“Toward a Minimalist Approach to Democracy: Ideas Excavated from the First Large-scale Referendum in World History.” Under review/publicized via Social Science Research Network (SSRN). [SSRN version]

“How Should the Dragon King Memorialize the Jade Emperor? Margins of Political Thought in Late Ming China.” Under review/available upon request.

  • Published/Accepted for Publication

Journal articles

“Visualizing Divergence: Rhetorical Education, Literary Culture, and Historical Imagination in China and Korea (ca. 1314–1644).” Korean Studies. Accepted with minor revisions.

Liu Bei, Plato, et al. on Kingship: A Microhistory of Seventeenth-century Globalization and Political Thought.” Accepted by and forthcoming in History of Political Thought/available upon request.

The Early Qing Compilation of the Ming History in Manchu: The Contexts, Contents, and Significance of the Ming gurun i suduri.” Accepted by and forthcoming in T’oung Pao: International Journal of Chinese Studies.

Election in Barbarian Lands: Representing Inner Asian and Euro-American Political Cultures in Early Modern China.” Oriens Extremus: Kultur, Geschichte, Reflexion in Ostasien 59 (2022): 1-29.

Redefining Reciprocity: Appointment Edict and Political Thought in Medieval China.” Journal of the History of Ideas 83.4 (2022): 533-554. [manuscript for copyediting]

Rewarding Female Commanders in Medieval China: Official Documents, Rhetorical Strategies, and Gender Order.” Journal of Chinese History 6.1 (2022): 1-20. An earlier version of my manuscript, entitled “On the Pseudo-Recognition of Female Commanders in Medieval China: War, Gender, and Imperial Rhetoric” is publicized via SSRN.

On the Importance of Having Atrocious Dreams: Social and Cultural Transformations of Tenth-Century China and Beyond” (in Chinese). Zaoqi zhongguoshi yanjiu 早期中國史研究 (Early and Medieval Chinese History) 12 (2020): 151-202. [publisher’s version]

Book chapters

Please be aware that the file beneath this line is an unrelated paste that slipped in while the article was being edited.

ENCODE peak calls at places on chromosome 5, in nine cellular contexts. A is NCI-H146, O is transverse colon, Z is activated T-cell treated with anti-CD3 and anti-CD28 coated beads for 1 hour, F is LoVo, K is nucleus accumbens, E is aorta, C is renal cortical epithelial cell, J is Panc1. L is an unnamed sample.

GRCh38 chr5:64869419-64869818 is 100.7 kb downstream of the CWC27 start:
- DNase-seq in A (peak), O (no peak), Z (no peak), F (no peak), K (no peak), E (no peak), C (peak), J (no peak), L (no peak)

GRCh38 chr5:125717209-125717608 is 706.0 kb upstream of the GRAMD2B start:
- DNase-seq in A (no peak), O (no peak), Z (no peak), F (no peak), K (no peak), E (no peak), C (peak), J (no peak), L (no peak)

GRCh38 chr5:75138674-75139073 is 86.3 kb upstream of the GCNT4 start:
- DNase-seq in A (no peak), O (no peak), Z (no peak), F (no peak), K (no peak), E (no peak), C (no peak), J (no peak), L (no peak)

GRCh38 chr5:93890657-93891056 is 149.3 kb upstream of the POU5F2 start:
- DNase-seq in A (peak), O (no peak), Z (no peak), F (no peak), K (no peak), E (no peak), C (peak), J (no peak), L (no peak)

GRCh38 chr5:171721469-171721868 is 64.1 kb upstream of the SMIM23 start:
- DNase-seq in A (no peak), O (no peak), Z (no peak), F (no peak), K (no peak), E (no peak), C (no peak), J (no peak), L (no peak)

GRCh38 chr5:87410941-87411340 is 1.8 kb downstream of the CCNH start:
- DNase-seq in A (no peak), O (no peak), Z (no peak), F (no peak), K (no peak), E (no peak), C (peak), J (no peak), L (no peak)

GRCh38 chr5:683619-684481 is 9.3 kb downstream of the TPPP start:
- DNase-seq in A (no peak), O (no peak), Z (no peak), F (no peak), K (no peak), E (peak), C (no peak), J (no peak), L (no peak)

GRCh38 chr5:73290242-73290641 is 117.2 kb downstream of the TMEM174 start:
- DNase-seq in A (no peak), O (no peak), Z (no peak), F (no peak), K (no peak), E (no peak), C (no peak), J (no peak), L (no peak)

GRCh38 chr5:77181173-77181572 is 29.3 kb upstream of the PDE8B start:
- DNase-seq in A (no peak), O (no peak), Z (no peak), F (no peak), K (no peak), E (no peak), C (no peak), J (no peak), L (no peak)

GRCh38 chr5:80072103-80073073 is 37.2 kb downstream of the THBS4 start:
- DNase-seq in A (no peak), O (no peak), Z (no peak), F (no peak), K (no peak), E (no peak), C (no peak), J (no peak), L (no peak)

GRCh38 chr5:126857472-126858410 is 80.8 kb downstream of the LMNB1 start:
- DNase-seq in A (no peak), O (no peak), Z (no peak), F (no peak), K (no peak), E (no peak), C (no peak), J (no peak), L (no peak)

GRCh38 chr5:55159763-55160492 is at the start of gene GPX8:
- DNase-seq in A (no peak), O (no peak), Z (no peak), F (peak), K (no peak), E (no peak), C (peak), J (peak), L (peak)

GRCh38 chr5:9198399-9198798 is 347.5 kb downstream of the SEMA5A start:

[with Michael Nylan] “Majority Rule in Imperial China.” The Cambridge History of Democracy, Volume 1: From Democratic Beginnings to c.1350. Cambridge: Cambridge University Press, forthcoming.

[with Michael Nylan] “On Wen and Wu: Reading the Sunzi in Historical Context.” In Norton Critical Edition of The Art of War, edited by Michael Nylan. New York: W. W. Norton & Company, 2022.

Book reviews

“Review: Origins of Moral-Political Philosophy in Early China: Contestation of Humaneness, Justice, and Personal Freedom, by Tao Jiang.” British Journal for the History of Philosophy: accepted and forthcoming.

“Review of Nicolas Tackett, The Destruction of the Medieval Chinese Aristocracy.” Frontiers of History in China 9 (2014): 640–643. An expanded version in Chinese is published in Tang Song lishi pinglun 唐宋歷史評論 (The Tang and Song History Review) 1 (2015): 276–295. [publisher’s version]


Shoufu Yin

Assistant Professor
location_on BuTo 1103, 1873 East Mall, Vancouver, BC, V6T1Z1, Canada
Education

PhD, UC Berkeley, 2021
MRes, KCL, 2014
MA, Uni Chicago, 2012
BA, Uni Hong Kong, 2009
Diplôme, Uni Lyon III 2008

About keyboard_arrow_down

Shoufu Yin is an assistant professor in history at the University of British Columbia. His research centers on Chinese and Inner Asian political cultures and thoughts in global historical contexts, and his courses explore innovative ways of learning histories and humanities.

Specializing in areas where social/institutional history meets literature and philosophy, he works on a wide array of previously unknown, untapped, and understudied sources in different languages—literary Sinitic (classical Chinese), Korean, Manchu, Mongolian, Persian, Latin, and Greek, to name a few. As such, his publications show that it is productive to engage the intellectual world of hitherto overlooked and marginalized groups—including peasant women who fought in wars, Manchu translators who processed imperial documents, anonymous typesetters behind the production of books. Ultimately, his scholarly passion lies in writing new kinds of global intellectual histories that foreground the theoretical contributions of both “canonical” and “everyday” thinkers of different traditions.